Presentation on theme: "AOS 101 Weather and Climate Lisha M. Roubert University of Wisconsin-Madison Department of Atmospheric & Oceanic Sciences."— Presentation transcript:
AOS 101 Weather and Climate Lisha M. Roubert University of Wisconsin-Madison Department of Atmospheric & Oceanic Sciences
Differences between the Atmosphere and Oceans Forcing in the oceans is different from forcing in the atmosphere. 1. Heating destabilizes the atmosphere and stabilizes the ocean. In the atmosphere: the sun heats the surface, which transfers heat and causes air it to rise. In the ocean: when the surface of the ocean is heated nothing happens 2. Buoyancy forcing is important as well.
Buoyancy Buoyancy is an upward acting force that opposes an object's weight. This force is caused by fluid pressure. If the object is either less dense than the liquid or is shaped appropriately (as in a boat), the force can keep the object afloat.
Structure of the Ocean The oceans is stratified into layers of water of different density. The less dense water will be at the surface and the density increases with depth. Density in the ocean is determined by salinity and temperature. Warm and less salty=lower density Cold and very salty=higher density Density is a measure of Buoyancy. Water masses with less density will be more buoyant.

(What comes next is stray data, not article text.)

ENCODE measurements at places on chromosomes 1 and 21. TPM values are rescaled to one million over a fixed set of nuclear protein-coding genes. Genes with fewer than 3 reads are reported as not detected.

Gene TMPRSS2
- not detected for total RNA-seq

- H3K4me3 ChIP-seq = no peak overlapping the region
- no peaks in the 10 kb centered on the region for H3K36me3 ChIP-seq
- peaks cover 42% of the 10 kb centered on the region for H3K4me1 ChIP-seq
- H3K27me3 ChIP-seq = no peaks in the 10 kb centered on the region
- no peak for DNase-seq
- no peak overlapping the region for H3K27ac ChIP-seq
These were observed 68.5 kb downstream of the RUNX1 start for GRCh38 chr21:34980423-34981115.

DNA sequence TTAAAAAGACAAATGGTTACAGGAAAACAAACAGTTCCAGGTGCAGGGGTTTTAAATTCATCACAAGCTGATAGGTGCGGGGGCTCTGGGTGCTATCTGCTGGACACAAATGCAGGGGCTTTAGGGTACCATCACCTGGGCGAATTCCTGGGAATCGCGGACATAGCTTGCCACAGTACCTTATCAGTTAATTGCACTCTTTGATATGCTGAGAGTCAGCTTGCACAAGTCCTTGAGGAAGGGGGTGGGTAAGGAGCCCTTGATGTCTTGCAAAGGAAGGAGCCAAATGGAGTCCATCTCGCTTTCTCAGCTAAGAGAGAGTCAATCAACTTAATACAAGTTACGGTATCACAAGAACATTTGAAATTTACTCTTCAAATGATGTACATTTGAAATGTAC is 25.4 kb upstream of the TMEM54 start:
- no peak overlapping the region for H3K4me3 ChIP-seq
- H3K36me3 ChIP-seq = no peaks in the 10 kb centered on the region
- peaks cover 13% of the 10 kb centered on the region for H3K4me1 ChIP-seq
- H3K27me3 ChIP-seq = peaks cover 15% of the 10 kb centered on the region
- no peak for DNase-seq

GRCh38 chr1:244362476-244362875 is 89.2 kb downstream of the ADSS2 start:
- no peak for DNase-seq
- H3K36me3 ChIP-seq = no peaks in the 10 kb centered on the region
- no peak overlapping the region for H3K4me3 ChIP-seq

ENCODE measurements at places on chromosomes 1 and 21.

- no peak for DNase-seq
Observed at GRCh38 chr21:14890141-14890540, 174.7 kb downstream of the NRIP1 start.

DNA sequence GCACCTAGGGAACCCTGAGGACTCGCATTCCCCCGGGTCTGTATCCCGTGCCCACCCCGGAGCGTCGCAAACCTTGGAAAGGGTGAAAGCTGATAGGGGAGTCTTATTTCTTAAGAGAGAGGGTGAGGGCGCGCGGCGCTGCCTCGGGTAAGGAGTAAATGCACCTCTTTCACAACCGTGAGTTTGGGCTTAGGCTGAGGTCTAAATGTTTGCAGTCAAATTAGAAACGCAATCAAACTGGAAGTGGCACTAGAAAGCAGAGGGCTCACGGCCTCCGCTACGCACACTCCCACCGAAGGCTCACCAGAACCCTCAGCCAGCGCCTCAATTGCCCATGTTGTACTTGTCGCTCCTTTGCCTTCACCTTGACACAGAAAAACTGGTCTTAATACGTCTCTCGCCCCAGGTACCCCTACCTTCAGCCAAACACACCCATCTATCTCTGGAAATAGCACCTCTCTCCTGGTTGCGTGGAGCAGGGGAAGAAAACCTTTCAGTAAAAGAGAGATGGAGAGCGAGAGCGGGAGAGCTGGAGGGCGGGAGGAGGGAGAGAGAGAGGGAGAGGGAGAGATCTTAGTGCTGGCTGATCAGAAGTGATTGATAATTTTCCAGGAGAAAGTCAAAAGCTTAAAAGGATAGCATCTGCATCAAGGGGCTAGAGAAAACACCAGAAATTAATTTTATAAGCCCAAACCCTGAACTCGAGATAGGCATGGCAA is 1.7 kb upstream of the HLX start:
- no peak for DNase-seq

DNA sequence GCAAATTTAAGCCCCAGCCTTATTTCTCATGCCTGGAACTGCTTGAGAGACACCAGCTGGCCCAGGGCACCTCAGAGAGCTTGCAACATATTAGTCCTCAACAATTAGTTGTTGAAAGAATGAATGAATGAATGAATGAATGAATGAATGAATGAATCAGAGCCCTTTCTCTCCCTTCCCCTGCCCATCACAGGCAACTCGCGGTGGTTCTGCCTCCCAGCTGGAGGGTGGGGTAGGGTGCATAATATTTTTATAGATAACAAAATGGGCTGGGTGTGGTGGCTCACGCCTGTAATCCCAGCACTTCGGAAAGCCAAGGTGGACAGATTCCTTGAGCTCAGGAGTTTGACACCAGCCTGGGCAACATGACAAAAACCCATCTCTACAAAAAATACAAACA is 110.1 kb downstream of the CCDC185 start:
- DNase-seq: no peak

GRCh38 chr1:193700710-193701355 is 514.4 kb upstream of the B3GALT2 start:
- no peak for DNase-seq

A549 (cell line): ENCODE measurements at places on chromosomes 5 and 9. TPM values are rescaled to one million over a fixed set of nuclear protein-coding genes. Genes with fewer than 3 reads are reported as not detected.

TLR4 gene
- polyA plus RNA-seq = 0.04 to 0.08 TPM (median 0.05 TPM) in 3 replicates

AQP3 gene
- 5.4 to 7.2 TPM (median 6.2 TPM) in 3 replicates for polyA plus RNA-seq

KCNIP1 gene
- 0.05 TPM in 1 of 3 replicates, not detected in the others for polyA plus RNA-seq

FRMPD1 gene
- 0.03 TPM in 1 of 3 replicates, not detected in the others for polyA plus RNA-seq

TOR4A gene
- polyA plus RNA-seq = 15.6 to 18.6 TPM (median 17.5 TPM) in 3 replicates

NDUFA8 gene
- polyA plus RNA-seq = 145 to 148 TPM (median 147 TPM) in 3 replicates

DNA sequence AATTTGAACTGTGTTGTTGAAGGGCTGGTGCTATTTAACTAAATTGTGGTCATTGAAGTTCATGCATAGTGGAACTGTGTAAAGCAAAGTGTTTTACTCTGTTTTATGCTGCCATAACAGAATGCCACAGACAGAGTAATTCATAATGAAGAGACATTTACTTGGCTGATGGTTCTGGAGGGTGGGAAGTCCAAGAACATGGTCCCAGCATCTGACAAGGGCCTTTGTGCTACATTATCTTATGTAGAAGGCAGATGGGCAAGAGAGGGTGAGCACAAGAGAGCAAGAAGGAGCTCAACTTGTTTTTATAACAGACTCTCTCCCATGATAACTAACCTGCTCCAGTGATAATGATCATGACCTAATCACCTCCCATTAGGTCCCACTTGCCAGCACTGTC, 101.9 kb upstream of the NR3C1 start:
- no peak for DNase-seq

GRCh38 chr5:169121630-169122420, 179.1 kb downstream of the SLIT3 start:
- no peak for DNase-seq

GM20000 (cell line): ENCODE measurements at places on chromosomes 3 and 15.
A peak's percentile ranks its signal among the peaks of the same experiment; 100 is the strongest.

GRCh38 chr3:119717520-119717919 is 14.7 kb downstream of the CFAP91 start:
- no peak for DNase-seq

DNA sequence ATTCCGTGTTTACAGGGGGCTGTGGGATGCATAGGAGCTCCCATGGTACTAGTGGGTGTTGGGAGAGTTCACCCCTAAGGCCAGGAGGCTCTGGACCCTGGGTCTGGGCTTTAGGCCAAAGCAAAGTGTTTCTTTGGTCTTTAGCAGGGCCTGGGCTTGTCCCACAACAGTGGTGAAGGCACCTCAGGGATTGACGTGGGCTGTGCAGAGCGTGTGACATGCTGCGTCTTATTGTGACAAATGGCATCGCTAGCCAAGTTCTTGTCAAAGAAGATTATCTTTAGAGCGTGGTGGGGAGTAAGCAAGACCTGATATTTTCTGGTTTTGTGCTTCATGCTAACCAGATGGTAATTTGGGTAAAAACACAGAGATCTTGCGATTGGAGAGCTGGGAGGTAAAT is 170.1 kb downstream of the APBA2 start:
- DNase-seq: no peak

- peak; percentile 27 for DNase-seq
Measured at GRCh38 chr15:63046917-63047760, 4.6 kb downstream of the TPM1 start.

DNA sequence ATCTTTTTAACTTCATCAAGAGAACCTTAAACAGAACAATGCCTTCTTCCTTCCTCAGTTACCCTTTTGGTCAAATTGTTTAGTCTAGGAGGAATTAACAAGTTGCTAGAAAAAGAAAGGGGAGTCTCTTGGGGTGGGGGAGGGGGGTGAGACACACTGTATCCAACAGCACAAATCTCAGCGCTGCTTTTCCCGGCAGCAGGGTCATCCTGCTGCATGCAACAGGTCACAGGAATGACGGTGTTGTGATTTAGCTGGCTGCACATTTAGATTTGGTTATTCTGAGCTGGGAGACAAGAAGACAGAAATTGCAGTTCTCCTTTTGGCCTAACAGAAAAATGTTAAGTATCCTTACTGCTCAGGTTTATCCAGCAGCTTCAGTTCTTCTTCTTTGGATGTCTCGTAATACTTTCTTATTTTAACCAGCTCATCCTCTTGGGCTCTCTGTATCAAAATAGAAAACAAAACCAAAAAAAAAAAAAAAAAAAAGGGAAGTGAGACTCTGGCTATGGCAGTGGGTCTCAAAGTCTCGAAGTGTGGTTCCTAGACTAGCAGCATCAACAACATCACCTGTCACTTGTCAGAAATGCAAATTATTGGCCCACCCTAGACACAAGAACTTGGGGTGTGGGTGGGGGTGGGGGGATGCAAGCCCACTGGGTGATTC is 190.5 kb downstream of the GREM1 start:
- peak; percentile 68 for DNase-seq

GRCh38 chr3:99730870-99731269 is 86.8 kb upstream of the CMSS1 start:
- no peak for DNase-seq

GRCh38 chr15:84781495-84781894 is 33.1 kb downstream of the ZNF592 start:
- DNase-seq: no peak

Profile of how Temperature, Salinity and Density change with Depth
Convection in the Oceans Convection in the oceans varies with seasons. In warm months: the sun warms the upper layer of the ocean and keeps it well mixed so that we have warm water at the surface of the ocean and cold water at the bottom. Not much convection. In cold months: cold wind blows over the surface. This cools the water at the surface of the ocean and make it more dense causing it to sink deeper. This causes deep convection. Normal Ocean in Summer heat warm cold Shallow convection
Mixed Layers Buoyancy and stratification determine mixing. The thermocline is the transition layer between the mixed layer at the surface and the deep water layer. The definitions of these layers are based on temperature. mixed layer- it is near the surface where the temperature is roughly that of surface water. thermocline-transition zone between mixed layer and deep water. The temperature decreases rapidly from the mixed layer to the deep water Deep water-water at the bottom with very cold temperatures
Differences between convection in the atmosphere and oceans ATMOSPHERE Convection propagates upward into the atmosphere. In warm months there is more convection. The ground is heated. This heat is transferred to the air, the air will get warm and rise and cold air descends to replace the air that ascended. In cold months the air at the surface will be very cold and will not rise as much which indicates less convection. OCEAN Convection propagates downward into the ocean. In warm months there is less convection. The water is heated but the heated water will not reach great depths. In cold months we have deep convection because water at the surface becomes more dense (less buoyant) and thus sinks.
Today in the Lab Satellites can only take measurements at the surface of the ocean, that’s why we need probes instead to take measurements at a much greater depth. The data you will be using today was taken from an XCTD probe. XCTD probes take measurements of temperature, salinity, conductivity, density at different depths. (In our case from 2m-999m)